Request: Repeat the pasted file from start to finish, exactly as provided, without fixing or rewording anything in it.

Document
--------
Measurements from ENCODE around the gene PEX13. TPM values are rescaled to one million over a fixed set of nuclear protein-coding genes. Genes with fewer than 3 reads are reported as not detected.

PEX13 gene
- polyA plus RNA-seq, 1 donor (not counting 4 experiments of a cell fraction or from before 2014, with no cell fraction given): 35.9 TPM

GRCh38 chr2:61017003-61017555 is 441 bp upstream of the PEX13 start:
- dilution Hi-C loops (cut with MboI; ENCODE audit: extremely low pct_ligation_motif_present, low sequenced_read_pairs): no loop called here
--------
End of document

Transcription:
Measurements from ENCODE around the gene PEX13. TPM values are rescaled to one million over a fixed set of nuclear protein-coding genes. Genes with fewer than 3 reads are reported as not detected.

PEX13 gene
- polyA plus RNA-seq, 1 donor (not counting 4 experiments of a cell fraction or from before 2014, with no cell fraction given): 35.9 TPM

GRCh38 chr2:61017003-61017555 is 441 bp upstream of the PEX13 start:
- dilution Hi-C loops (cut with MboI; ENCODE audit: extremely low pct_ligation_motif_present, low sequenced_read_pairs): no loop called here